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The Cult

Here’s The Cult’s great performance of two songs from Electric “Lil’ Devil” and “Born to Be Wild” on The Joan Rivers Show back in 1988. It was also the 25th birthday of singer Ian Astbury, and he took a call from his father giving him good wishes.

By the way, The Cult has a new album out, Hidden City, the final installment in a three-album trilogy.

From Rolling Stone:

“We’re playing around with the idea of putting new music out as capsules,” says Cult frontman Ian Astbury. “That means we’d release two new songs every three months grouped with a live recording of songs from our catalog plus visual elements. We’d do it in all formats: vinyl, digital downloads, CDs…Everything available. It’ll be dropped for a limited time in a quick strike and then it’s gone.”

The Cult broke up for brief periods in the Nineties and mid-2000s, but have been working very steadily since 2006. Ticket sales surged four years ago when they began playing their 1985 album Love at their concerts, and this year’s Electric tour has been another big success. “We don’t just do the album, an encore and then split,” says Astbury. “We come out after the album and do another ten or twelve songs. Also, we’ll do this one Electric tour and that’s it. We’re not big nostalgists. We want to use our body of work in a creative way that’s not cynical. This is about maintaining our momentum our profile and our connection with our audience and it’s not like we’re using Twitter and Instagram every five minutes.”

Continue reading the rest of the story on Rolling Stone


Beggars Archive has set a July 30 release date for a two-disc set from The Cult on CD and vinyl called “Electric Peace”, which will pair “Electric” with the abandoned “Peace” album, tracks from which have been released over the years on “The Manor Sessions” EP, as “Electric” B-sides and on 2000’s “Rare Cult”.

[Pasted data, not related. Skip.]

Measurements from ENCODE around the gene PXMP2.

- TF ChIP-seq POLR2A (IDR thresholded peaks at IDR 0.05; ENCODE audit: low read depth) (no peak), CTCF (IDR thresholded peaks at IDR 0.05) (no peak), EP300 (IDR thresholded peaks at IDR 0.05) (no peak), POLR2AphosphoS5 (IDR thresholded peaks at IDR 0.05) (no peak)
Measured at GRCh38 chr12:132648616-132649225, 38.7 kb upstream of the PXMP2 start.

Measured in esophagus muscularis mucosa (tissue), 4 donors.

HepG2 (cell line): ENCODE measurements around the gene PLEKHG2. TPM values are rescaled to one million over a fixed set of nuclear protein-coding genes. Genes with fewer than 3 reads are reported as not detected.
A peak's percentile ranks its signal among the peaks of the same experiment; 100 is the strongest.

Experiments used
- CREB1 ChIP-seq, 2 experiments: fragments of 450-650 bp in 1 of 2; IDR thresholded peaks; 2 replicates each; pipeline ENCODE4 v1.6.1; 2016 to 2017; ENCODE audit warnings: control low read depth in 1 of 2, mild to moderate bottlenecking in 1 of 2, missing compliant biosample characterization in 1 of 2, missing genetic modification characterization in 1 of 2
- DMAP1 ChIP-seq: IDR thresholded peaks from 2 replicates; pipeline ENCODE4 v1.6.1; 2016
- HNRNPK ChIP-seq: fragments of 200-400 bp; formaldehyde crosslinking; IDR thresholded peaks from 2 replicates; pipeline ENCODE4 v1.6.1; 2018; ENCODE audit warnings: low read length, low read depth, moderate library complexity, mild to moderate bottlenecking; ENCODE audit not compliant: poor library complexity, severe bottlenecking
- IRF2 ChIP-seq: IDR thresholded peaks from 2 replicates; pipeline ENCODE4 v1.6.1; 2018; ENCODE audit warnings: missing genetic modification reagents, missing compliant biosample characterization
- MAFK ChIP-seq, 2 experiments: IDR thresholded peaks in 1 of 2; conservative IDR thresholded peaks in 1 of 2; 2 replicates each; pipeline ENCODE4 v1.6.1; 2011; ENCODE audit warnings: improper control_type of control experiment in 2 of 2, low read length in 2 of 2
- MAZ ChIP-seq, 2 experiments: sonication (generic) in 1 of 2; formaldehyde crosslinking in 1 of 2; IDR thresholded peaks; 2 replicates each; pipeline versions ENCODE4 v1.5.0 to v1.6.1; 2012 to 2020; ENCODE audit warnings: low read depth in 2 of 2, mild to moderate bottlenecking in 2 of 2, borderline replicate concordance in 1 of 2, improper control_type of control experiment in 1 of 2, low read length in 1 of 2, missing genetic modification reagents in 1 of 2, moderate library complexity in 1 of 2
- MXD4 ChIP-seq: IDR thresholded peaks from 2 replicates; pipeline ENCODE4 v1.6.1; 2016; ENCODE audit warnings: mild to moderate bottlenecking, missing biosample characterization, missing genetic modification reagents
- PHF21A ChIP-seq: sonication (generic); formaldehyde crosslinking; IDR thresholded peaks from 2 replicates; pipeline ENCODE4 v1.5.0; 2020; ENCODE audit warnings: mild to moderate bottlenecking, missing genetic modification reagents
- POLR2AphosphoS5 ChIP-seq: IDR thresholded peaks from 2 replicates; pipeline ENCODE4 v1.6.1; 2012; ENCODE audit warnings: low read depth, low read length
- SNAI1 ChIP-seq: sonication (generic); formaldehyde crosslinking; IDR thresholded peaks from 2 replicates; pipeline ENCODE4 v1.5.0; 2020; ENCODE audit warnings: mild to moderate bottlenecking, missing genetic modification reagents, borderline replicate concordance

In 1985, The Cult enjoyed breakthrough success with the single “She Sells Sanctuary” and the album “Love”, establishing themselves as a new breed of alternative rock band. When it came to recording a follow-up, the band booked into The Manor studios in Oxfordshire with Steve Brown again producing the album. By the end of October 1986, the album was recorded, the masters assembled and it was given the title “Peace”. However, the band weren’t happy with the final results, which seemed too polished. Appreciating the rawness of RUN-D.M.C.’s “Walk This Way”, the band contacted producer Rick Rubin to remix the lead track, “Love Removal Machine”. Rubin agreed to work with the band but only on condition that the track was entirely re-recorded. The result was a sparse, dry, riffing version that captured the sonic excitement the band were looking for. Enthused by the results, the decision was made to abandon the expensive “Peace” recordings and re-record the entire album in New York with Rick Rubin. The new tracks would become The Cult’s third album, re-titled “Electric”, and a multi-million seller.

Tracks from “Peace” were used as single B-sides and some of the alternative versions were issued on an early CD, “The Manor Sessions”, but it wasn’t until the limited “Rare Cult” box set in 2000 that fans got to hear the full album correctly sequenced. The box rapidly sold out so “Peace” has been unavailable for 13 years.

“Electric Peace” track listing:

CD/LP 1 – “Electric”

01. Wild Flower
02. Peace Dog
03. Lil’ Devil
04. Aphrodisiac Jacket
05. Electric Ocean
06. Bad Fun
07. King Contrary Man
08. Love Removal Machine
09. Born To Be Wild
10. Outlaw
11. Memphis Hip Shake

CD/LP 2 – “Peace”

01. Love Removal Machine
02. Wild Flower
03. Peace Dog
04. Aphrodisiac Jacket
05. Electric Ocean
06. Bad Fun
07. Conquistador
08. Zap City
09. Love Trooper
10. Outlaw
11. Groove Co.

The Cult will promote the release by performing the entire “Electric” album at shows in the USA (starting late July) and Europe (October).